Comments on appropriate legislative language

Writing on the Cabinet Office’s good law tumblr, parliamentary counsel Diggory Bailey asks: “What is ‘appropriate legislative language’ and who decides?”

Given that it’s unusual to find an answer in any legal text without at least a little burrowing, appropriate legislative language may simply be that which presents the fewest obstacles and offers the fewest distractions. In particular, language which favours:

  • the plain over the decorative. Fancy writing will not sugar coat bad policy, plain language may sometimes illuminate it.

  • denotation over connotation. Absolutely avoiding connotation’s evil twin: insinuation 1.

  • the enduring over the ephemeral. Extirpate inessential or buried time-dependent references 2.

  • reference over duplication. This may complicate the making of amendments, but offers greater hope that different parts of the law may continue to mesh together. Preferring reference may also help identify candidates for consolidation.

Diggory asks “Are we getting it about right?” That is a tricky question to answer in isolation, for reasons that speak to the limitations of the Good Law project 3, depending as it does upon the useful fiction that we can separate poor construction from bad policy. The language is always likely to be difficult if the policy mechanism is unnecessarily complex or ill-formed, but it may still be appropriate legislative language. It’s rarely just a question of tone, but to be positive I think the tone is generally about right.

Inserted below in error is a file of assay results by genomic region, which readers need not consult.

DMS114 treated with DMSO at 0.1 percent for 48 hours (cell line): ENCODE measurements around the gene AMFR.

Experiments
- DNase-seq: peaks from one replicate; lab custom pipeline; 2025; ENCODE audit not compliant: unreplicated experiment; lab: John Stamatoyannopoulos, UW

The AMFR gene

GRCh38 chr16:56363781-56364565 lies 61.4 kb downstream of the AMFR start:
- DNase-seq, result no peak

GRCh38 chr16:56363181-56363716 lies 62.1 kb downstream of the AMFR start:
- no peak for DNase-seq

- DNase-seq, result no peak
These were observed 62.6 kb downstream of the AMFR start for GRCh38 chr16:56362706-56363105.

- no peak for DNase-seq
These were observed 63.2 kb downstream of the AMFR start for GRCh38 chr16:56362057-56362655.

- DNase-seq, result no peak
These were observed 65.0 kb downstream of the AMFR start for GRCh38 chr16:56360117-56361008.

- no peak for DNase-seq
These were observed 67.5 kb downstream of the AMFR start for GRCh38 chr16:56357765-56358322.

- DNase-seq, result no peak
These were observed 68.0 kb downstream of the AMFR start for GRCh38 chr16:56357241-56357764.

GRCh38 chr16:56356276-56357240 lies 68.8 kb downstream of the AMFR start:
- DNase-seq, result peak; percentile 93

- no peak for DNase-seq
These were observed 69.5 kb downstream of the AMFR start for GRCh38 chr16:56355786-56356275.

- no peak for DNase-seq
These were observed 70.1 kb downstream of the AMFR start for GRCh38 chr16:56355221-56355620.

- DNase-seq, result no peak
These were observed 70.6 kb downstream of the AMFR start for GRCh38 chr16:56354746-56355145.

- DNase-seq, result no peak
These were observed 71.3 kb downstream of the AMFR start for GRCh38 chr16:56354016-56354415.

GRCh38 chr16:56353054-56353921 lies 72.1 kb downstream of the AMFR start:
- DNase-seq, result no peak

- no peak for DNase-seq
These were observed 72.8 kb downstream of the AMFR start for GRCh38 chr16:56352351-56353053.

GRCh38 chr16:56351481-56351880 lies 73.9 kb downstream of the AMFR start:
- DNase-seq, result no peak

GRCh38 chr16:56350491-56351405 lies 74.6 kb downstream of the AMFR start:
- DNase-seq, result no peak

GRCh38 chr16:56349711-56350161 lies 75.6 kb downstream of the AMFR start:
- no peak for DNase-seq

Diggory also suggests that some people want a degree of pomp and ceremony. I don’t, at least not in functional parts. Like government itself, the law isn’t a cake: it’s a fungus, both in its extensiveness and its interconnectedness. Statutes aren’t icing: they’re mushrooms. Or toadstools. Be careful what you ingest.

  1. “Schedule 3 re-enacts the current general ban on prisoner voting, but with a few minor changes”, (quoted by Diggory) has a whiff of yah boo sucks to anyone familiar with the context. 

  2. This can come at the cost of some specificity eg electronic communications rather than email-SMS-snapchat-tinder etc. 

  3. Limitations are not a bad thing of course. Projects without limitations are doomed. 

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